It is very possible to self publish for next to nothing. It is certainly the case for eBooks. Paperbacks will incur the writer some costs along the way, but nothing major.

So the choice: what comes first, the eBook or its hardcopy version?

The answer is simple: start on the version you think most of your readers are likely to choose first. Is yours a YA urban fantasy? Then the chances are your market is digital-savvy and already equipped with eReaders or some sort of device on which your book with fit. Have you written a cosy mystery with a forty- or fifty-something protagonist, which will appeal to ageing baby-boomers? Then perhaps a paperback should come first. Mind you, I know some pretty digital-happy fifty-somethings, so you might have to come out with your eBook in pretty quick succession.

Think market. Think speed. If you use Kindle, your eBook can be out as soon as tomorrow, and selling happily, as mine do. If you use CreateSpace, it takes a week or so (depending on where your proof needs posting to) and you are ready to go.

Time is of the essence, especially in these days of rapid everything. Doing things yourself and making timely choices might mean your book is bought and read sooner, rather than later. Don't hold back - let me know your opinion now by filling in a comment box. I love to hear what readers and writers feel.
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Monday, March 21, 2011

Food and fiction

A cook sautees onions and peppers.Image via Wikipedia
Reality TV has given us an escape route from drudgery: cooking programs that seem to restore our faith in our ability to conjure up amazing meals. It is really all "if only" TV. It's wishful thinking TV, in the same way that lifestyle and home decor programs and magazines are wishful thinking productions.

Fiction has some of the same elements that make us, as readers, conjure up in our minds situations that seem a bit more palatable or enjoyable than ours. We read romance, adventure, drama, and nostalgia and sigh ... "If only!" It's like looking at a fabulous dessert on the cover of a cooking magazine, wondering whether you could ever summon the patience, ingredients and persistence necessary to create it yourself.

What then, if fiction and food were combined for such an experience? Perhaps it would have the same effect. Stories that have food in them have been known to send readers to the kitchen - or to a restaurant! There is that same element of satisfaction, though, that one gets from a good story that one can derive from a really good dish. Both together the sensations are twice as powerful.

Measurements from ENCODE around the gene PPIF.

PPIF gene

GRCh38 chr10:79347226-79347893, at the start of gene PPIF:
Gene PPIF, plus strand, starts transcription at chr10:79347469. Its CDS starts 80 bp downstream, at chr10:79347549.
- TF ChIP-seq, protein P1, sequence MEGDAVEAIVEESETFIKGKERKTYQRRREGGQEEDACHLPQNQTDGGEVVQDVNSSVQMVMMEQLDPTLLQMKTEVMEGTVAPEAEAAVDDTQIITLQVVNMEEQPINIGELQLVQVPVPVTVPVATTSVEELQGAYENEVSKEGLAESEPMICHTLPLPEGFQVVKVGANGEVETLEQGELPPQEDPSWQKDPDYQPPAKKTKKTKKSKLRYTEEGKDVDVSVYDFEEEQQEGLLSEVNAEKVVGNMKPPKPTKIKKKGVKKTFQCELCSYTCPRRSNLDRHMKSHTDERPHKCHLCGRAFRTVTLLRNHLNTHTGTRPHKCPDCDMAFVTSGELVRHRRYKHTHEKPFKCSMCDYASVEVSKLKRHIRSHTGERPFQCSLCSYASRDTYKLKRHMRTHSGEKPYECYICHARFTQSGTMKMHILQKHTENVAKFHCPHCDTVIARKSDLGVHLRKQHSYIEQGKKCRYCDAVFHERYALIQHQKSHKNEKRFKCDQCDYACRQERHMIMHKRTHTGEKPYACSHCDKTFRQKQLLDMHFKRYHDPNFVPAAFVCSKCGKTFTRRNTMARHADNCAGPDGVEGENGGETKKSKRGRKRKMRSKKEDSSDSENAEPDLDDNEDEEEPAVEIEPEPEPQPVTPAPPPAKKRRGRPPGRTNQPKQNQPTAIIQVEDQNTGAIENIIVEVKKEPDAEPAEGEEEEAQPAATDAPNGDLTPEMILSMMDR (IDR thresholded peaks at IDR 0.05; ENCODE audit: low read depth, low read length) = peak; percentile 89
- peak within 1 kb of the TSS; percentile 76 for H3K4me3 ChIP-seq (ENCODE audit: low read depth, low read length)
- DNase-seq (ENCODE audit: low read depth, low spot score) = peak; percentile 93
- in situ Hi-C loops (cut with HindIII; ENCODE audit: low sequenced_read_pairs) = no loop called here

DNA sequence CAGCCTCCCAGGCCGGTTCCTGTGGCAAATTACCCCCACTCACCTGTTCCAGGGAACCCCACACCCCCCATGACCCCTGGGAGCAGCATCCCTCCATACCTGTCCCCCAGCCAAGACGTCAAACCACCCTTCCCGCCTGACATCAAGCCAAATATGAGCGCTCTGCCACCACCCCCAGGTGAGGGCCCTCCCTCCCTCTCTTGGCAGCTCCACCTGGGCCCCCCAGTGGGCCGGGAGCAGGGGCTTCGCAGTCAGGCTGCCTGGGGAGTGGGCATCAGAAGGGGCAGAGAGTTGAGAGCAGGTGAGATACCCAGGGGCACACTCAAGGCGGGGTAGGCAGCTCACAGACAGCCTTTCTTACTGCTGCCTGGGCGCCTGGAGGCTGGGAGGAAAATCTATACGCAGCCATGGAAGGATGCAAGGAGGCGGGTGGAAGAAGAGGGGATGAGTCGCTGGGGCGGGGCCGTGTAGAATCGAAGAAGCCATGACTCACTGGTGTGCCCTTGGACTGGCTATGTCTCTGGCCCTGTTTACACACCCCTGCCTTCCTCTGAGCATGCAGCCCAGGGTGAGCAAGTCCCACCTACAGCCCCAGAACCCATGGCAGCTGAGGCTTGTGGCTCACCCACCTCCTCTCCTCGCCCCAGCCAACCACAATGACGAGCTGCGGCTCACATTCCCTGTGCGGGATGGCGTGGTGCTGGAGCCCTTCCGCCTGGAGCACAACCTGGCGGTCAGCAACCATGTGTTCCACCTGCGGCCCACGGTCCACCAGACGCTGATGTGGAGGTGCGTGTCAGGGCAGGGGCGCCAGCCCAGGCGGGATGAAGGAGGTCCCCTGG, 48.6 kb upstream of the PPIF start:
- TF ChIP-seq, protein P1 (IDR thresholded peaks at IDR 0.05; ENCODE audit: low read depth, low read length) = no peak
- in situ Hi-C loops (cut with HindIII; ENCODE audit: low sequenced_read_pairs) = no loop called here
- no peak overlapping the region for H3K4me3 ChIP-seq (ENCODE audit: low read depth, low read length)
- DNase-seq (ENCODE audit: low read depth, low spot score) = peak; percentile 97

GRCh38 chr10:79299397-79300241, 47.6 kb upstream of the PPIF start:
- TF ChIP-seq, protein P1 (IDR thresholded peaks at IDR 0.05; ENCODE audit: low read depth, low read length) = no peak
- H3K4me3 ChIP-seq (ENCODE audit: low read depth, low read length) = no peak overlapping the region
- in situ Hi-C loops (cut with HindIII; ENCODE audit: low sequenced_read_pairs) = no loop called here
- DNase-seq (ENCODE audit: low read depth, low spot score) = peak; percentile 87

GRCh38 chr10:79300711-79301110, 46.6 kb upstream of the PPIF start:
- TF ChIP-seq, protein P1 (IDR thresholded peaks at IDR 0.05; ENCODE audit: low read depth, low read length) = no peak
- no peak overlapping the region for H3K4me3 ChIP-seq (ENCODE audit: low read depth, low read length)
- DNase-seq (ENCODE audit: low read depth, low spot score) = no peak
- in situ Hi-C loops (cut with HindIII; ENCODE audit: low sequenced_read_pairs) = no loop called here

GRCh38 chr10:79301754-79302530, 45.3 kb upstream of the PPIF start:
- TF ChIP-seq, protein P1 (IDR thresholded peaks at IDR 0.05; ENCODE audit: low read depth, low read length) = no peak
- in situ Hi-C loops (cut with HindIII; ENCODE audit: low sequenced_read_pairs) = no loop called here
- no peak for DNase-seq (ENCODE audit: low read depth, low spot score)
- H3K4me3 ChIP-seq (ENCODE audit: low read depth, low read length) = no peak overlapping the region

Try it: either read a story that has food as one of its elements or topics, or get yourself to the kitchen, wield a wooden spoon, and create a delicious dish. Or you can write a story that contains food. There are various ways food can be used as a prop in fiction.

I have just resurrected seven food stories and packaged them as The Astronomer's Pig, a neat little volume that won't cost the earth. It will soon come up on Amazon. Don't forget to have a look.

And don't forget to tell me how you relate food with fiction in your mind, and whether you like the combination.

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Thursday, March 17, 2011

Why are religious thrillers so popular?

Umberto Eco - Foucault's PendulumImage by Ross_Angus via Flickr
It all started, or so we think, with Dan Brown. He wrote a religious thriller that kept the reading world in thrall for more than just a couple of months. Whether he started something or not is a moot point. Before The Da Vinci Code, there were The Name of the Rose and Foucault's Pendulum, by Umberto Eco. And a long time before that, books such as The Devil's Advocate by Andrew Neiderman. Even G K Chesterton wrote one: The Man who was Thursday.

These books are appealing to a certain kind of audience, and some of them are controversial enough to stay in the bestseller list for such a long time, that the whole world gets curious. What is it about religious thrillers that makes them so engaging?

First of all, they explore one of the fundamental human urges: the impulse to worship. They also tackle the dichotomy between knowledge and belief. And they add to the perpetual question humans have been asking about existence since the time they started to figure stuff out. Is there a higher power or force? Is it likely an almighty, all-seeing all-knowing God exists? And if there is a God, is it likely to be the intervening kind?

Together with those questions are linked others to do with worship, religion and faith. Stacked upon which, of course, come the history of the various religions, their intersections and debacles, and their testimonies in the way of sacred writings. The wars, crusades, iconoclasts, inquisitions, schisms and other historical events add to the perplexing puzzles that make anything religious extremely interesting, very intriguing, highly debatable and not only a little controversial.

So it is no wonder that writers have taken on - at various times during the history of literature and the telling of stories in writing - some of these religious aspects and used them as background to novels. It is no wonder because humans always marvel, debate and think about these aspects - they will never go away. They continue to perplex and excite people, so writing a thriller with such ingredients is bound to attract readers who have wondered and debated.